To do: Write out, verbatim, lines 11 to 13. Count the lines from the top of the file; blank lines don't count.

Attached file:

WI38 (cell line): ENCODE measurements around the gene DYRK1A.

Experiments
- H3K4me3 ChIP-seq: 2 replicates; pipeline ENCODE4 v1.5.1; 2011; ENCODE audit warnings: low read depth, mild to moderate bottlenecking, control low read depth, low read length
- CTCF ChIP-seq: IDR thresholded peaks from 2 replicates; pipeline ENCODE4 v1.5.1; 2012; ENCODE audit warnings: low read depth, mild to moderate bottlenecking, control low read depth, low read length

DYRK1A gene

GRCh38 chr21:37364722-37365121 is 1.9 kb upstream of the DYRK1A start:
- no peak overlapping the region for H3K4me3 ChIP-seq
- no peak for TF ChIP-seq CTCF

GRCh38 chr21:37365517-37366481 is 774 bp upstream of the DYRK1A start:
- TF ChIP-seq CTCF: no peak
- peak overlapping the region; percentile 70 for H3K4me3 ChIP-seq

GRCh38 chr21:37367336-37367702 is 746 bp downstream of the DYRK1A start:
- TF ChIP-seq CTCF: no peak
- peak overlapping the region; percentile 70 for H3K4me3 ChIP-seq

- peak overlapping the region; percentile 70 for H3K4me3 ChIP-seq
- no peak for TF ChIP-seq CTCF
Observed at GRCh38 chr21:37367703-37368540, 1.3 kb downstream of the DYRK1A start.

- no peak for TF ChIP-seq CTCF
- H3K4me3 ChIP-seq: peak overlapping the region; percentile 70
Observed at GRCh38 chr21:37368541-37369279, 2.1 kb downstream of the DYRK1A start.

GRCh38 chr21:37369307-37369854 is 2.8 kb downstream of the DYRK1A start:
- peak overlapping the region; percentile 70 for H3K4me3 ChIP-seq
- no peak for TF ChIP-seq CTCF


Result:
- peak overlapping the region; percentile 70 for H3K4me3 ChIP-seq

GRCh38 chr21:37367336-37367702 is 746 bp downstream of the DYRK1A start:
- TF ChIP-seq CTCF: no peak